In today’s roundup of regional news headlines, observers predict keen interest in a land sale at Singapore’s Pine Grove, developer Shimao’s bonds sag further amid talks with creditors, and Hong Kong reveals plans to hike property taxes for the city’s priciest homes.
The sale of a government land parcel at Singapore’s Pine Grove could see bids of up to S$1,300 per square foot per plot ratio for the residential development, according to market watchers.
The Urban Redevelopment Authority announced Thursday that it put up a residential plot, Pine Grove (Parcel A), for sale by public tender. Read more>>
Zhenro Properties Group said it may negotiate with creditors to extend repayment on offshore debt including asset-backed securities and syndicated loans due this year, the latest sign of the Chinese property developer’s cash woes.
The remarks made by Zhenro executives during investor calls Wednesday came after the company proposed to swap five dollar and yuan bonds due in 2022 for new notes. Its 5.98 percent dollar paper due in April has fallen more than 11 cents on the dollar this week to 14 cents. Read more>>
When China Evergrande chairman Xu Jiayin showed up at the Communist Party’s 100th anniversary celebration last July, investors saw it as a sign that the government still had the embattled property tycoon’s back.
Another test is looming. A top advisory body that counts the billionaire as a member is having its annual convention next week. The question among investors eager for signs about the fate of Xu and his empire: Will he show up? Read more>>
Hong Kong’s government unveiled plans to raise property taxes for luxury homes in a move set to affect wealthy owners and landlords of multiple properties.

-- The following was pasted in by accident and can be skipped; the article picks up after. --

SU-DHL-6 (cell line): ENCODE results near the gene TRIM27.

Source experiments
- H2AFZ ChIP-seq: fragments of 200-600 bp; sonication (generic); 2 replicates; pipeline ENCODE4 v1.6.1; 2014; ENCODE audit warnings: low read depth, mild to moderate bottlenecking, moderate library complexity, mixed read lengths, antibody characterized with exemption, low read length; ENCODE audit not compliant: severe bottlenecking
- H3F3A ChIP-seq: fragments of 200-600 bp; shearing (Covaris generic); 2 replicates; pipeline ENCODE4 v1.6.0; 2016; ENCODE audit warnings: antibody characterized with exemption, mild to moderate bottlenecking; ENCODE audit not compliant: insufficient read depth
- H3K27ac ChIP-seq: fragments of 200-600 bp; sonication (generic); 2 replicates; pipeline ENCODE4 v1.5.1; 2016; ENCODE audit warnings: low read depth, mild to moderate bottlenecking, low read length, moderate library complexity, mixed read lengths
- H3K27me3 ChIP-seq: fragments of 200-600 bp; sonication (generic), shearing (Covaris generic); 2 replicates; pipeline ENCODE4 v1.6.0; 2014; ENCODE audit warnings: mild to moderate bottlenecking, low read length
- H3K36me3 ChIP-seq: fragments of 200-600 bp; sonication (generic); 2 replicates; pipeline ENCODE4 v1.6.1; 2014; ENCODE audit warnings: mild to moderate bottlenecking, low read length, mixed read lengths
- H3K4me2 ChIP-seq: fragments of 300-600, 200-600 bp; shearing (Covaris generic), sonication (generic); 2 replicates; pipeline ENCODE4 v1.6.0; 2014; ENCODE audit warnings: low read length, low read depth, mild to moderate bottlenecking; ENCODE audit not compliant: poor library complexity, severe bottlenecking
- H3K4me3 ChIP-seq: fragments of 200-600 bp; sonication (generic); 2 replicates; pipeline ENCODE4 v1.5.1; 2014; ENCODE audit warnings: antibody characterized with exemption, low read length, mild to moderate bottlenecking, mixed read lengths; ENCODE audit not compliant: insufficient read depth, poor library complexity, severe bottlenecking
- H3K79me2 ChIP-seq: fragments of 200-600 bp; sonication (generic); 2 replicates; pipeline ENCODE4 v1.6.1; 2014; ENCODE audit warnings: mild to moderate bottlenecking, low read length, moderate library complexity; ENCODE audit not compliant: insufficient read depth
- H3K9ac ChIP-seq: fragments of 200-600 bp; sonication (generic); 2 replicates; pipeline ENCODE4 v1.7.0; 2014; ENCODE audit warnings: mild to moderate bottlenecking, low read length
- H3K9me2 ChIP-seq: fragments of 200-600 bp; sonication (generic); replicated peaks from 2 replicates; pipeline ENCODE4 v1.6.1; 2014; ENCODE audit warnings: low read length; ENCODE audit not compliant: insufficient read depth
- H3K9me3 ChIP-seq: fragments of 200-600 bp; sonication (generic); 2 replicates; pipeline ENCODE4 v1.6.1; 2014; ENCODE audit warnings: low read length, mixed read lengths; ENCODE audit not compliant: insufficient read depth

Financial secretary Paul Chan proposed charging a progressively higher tax rate for the most expensive homes in the city in his budget on Wednesday. That would replace a standard tax of 5 percent on a property’s annual rental value. Read more>>
Hong Kong’s small and medium-sized enterprises on Wednesday said the government’s plan allowing them to defer rent payments for up to six months might provide short-term relief, but resolution of the difficulties they face depended very much on the fifth COVID-19 wave being brought under control.
SMEs in certain sectors will be allowed to defer their rent payments by up to six months, financial secretary Paul Chan said in his budget briefing earlier on Wednesday. The government will introduce legislation to effect the new measures, which will be valid for three months and, if necessary, be extended once more for the same duration, Chan said. The legislation will lapse automatically after six months. Read more>>
Hong Kong’s lived-in home prices suffered their biggest drop in almost two years as the fifth wave of COVID-19 prompted anxious owners to offload their flats at steeper discounts.
Prices fell 1.14 percent to 388.9 in January, according to an index published by the Rating and Valuation Department on Thursday. It was the sharpest decline since February 2020, when the gauge retreated by 1.6 percent. Read more>>
United Hampshire US REIT reported distribution per unit of $0.0305 for the second half of the fiscal year ended December 2021, up 0.7 percent from a DPU of $0.0303 in the comparable year-earlier period.
This took the REIT’s DPU for fiscal 2021 to$0.061, some 26.8 percent higher than the DPU of $0.0481 in fiscal 2020. The DPU for fiscal 2021 also exceeded the REIT’s forecast by a marginal 0.2 percent. Read more>>
China will keep the real estate market stable and step up coordination and precision of property policies this year, the country’s housing minister said Thursday.
Genuine demand for housing remains firm, Wang Menghui, head of the Ministry of Housing and Urban-Rural Development, told reporters at a news conference. Read more>>